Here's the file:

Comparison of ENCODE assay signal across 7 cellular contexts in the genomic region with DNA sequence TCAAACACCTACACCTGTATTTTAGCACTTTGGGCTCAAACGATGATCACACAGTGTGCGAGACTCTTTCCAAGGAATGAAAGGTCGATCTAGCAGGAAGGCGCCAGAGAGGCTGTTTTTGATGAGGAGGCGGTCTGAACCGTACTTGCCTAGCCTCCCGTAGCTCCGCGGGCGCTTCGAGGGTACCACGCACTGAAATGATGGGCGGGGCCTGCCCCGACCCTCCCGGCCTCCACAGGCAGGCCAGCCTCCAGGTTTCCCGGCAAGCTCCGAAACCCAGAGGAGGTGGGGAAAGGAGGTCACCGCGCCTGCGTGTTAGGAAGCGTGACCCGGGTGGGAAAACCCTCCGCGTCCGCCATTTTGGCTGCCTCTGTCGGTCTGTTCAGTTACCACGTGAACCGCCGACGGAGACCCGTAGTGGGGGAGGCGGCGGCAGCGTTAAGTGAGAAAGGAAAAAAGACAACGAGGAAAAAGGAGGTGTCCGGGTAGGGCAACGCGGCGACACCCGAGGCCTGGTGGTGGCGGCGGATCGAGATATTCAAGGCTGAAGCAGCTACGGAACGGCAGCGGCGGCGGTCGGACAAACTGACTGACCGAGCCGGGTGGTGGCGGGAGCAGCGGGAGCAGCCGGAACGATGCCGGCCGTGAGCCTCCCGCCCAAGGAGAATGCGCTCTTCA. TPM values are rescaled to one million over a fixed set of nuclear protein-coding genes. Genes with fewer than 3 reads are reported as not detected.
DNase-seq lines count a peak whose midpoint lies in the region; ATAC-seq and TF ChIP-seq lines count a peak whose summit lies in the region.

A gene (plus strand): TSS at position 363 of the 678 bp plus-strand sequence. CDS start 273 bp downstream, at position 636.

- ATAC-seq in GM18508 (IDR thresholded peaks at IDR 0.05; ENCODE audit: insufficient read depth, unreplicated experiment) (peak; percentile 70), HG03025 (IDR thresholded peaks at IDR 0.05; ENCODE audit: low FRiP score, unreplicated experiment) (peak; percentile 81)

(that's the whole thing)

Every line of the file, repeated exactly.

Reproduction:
Comparison of ENCODE assay signal across 7 cellular contexts in the genomic region with DNA sequence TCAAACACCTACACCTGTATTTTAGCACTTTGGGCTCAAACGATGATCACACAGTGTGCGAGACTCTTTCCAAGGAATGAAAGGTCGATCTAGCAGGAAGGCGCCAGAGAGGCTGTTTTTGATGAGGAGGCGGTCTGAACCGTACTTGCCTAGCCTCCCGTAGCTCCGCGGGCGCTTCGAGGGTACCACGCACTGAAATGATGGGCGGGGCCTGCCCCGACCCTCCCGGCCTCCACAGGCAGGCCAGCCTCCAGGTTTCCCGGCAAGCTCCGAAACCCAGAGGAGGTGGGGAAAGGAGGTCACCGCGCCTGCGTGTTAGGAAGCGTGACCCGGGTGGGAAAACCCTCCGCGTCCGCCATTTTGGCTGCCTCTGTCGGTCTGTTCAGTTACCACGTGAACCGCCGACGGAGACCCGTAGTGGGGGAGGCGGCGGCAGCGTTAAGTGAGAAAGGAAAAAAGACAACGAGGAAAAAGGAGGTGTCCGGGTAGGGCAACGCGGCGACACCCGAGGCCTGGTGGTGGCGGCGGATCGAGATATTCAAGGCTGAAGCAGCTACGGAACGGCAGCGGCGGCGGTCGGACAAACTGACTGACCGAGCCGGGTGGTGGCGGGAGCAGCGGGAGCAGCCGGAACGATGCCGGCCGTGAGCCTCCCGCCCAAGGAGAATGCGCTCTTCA. TPM values are rescaled to one million over a fixed set of nuclear protein-coding genes. Genes with fewer than 3 reads are reported as not detected.
DNase-seq lines count a peak whose midpoint lies in the region; ATAC-seq and TF ChIP-seq lines count a peak whose summit lies in the region.

A gene (plus strand): TSS at position 363 of the 678 bp plus-strand sequence. CDS start 273 bp downstream, at position 636.

- ATAC-seq in GM18508 (IDR thresholded peaks at IDR 0.05; ENCODE audit: insufficient read depth, unreplicated experiment) (peak; percentile 70), HG03025 (IDR thresholded peaks at IDR 0.05; ENCODE audit: low FRiP score, unreplicated experiment) (peak; percentile 81)